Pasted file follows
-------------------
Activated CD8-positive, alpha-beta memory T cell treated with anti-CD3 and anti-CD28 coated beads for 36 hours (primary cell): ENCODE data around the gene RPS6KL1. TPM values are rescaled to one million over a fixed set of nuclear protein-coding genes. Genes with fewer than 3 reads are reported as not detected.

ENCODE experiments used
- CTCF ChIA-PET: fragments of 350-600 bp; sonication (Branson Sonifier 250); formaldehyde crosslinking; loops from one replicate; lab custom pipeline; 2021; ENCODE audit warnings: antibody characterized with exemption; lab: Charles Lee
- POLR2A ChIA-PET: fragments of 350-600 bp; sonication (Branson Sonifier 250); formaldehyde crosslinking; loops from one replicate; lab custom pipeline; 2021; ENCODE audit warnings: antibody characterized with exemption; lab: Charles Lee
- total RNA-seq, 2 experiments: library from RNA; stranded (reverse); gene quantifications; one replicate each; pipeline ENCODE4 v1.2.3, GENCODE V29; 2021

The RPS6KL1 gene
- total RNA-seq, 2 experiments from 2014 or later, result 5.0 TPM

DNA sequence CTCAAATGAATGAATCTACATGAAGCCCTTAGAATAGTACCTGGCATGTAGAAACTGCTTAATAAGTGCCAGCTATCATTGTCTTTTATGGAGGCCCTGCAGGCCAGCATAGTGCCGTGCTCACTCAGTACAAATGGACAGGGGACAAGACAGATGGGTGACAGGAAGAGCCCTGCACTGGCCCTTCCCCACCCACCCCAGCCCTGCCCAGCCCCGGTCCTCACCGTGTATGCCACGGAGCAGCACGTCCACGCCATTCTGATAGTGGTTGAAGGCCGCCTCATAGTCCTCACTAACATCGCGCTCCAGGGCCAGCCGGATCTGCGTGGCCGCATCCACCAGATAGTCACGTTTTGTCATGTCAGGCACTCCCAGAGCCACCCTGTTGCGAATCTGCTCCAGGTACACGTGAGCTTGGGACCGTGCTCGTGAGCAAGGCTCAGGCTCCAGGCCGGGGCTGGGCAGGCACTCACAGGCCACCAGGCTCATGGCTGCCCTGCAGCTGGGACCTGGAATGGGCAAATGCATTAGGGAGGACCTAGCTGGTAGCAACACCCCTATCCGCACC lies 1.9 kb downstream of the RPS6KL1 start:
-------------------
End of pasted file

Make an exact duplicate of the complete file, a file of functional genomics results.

Activated CD8-positive, alpha-beta memory T cell treated with anti-CD3 and anti-CD28 coated beads for 36 hours (primary cell): ENCODE data around the gene RPS6KL1. TPM values are rescaled to one million over a fixed set of nuclear protein-coding genes. Genes with fewer than 3 reads are reported as not detected.

ENCODE experiments used
- CTCF ChIA-PET: fragments of 350-600 bp; sonication (Branson Sonifier 250); formaldehyde crosslinking; loops from one replicate; lab custom pipeline; 2021; ENCODE audit warnings: antibody characterized with exemption; lab: Charles Lee
- POLR2A ChIA-PET: fragments of 350-600 bp; sonication (Branson Sonifier 250); formaldehyde crosslinking; loops from one replicate; lab custom pipeline; 2021; ENCODE audit warnings: antibody characterized with exemption; lab: Charles Lee
- total RNA-seq, 2 experiments: library from RNA; stranded (reverse); gene quantifications; one replicate each; pipeline ENCODE4 v1.2.3, GENCODE V29; 2021

The RPS6KL1 gene
- total RNA-seq, 2 experiments from 2014 or later, result 5.0 TPM

DNA sequence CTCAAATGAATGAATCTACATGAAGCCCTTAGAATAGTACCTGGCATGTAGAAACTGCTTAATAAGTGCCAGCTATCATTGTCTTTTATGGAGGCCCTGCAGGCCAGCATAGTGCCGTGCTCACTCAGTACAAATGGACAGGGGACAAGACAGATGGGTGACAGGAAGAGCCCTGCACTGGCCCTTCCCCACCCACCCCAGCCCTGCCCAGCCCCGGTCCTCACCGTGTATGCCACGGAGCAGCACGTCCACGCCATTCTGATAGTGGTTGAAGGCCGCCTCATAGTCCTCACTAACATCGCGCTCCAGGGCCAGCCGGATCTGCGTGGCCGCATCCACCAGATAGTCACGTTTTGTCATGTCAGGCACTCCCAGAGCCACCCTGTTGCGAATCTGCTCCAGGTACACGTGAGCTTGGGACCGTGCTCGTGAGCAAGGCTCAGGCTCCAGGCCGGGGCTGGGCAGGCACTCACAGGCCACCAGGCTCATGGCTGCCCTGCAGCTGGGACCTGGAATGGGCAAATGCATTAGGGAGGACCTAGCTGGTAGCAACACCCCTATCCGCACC lies 1.9 kb downstream of the RPS6KL1 start: